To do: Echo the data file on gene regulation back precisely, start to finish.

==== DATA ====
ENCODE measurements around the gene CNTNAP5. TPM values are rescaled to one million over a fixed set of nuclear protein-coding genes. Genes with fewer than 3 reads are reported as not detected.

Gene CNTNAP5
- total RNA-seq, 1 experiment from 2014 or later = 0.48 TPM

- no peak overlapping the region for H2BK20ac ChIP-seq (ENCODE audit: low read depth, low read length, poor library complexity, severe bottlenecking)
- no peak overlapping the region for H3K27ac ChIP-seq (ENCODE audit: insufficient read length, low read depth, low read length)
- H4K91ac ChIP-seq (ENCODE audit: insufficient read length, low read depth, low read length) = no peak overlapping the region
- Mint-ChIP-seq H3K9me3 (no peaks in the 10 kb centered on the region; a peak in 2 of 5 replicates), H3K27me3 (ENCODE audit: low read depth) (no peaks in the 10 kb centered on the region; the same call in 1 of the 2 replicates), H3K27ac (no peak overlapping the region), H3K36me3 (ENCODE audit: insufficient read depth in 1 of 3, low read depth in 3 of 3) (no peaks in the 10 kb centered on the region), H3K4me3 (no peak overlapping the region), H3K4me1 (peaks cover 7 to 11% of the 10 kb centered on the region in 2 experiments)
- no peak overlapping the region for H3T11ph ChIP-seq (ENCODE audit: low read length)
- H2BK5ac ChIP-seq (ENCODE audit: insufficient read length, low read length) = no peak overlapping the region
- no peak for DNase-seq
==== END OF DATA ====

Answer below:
ENCODE measurements around the gene CNTNAP5. TPM values are rescaled to one million over a fixed set of nuclear protein-coding genes. Genes with fewer than 3 reads are reported as not detected.

Gene CNTNAP5
- total RNA-seq, 1 experiment from 2014 or later = 0.48 TPM

- no peak overlapping the region for H2BK20ac ChIP-seq (ENCODE audit: low read depth, low read length, poor library complexity, severe bottlenecking)
- no peak overlapping the region for H3K27ac ChIP-seq (ENCODE audit: insufficient read length, low read depth, low read length)
- H4K91ac ChIP-seq (ENCODE audit: insufficient read length, low read depth, low read length) = no peak overlapping the region
- Mint-ChIP-seq H3K9me3 (no peaks in the 10 kb centered on the region; a peak in 2 of 5 replicates), H3K27me3 (ENCODE audit: low read depth) (no peaks in the 10 kb centered on the region; the same call in 1 of the 2 replicates), H3K27ac (no peak overlapping the region), H3K36me3 (ENCODE audit: insufficient read depth in 1 of 3, low read depth in 3 of 3) (no peaks in the 10 kb centered on the region), H3K4me3 (no peak overlapping the region), H3K4me1 (peaks cover 7 to 11% of the 10 kb centered on the region in 2 experiments)
- no peak overlapping the region for H3T11ph ChIP-seq (ENCODE audit: low read length)
- H2BK5ac ChIP-seq (ENCODE audit: insufficient read length, low read length) = no peak overlapping the region
- no peak for DNase-seq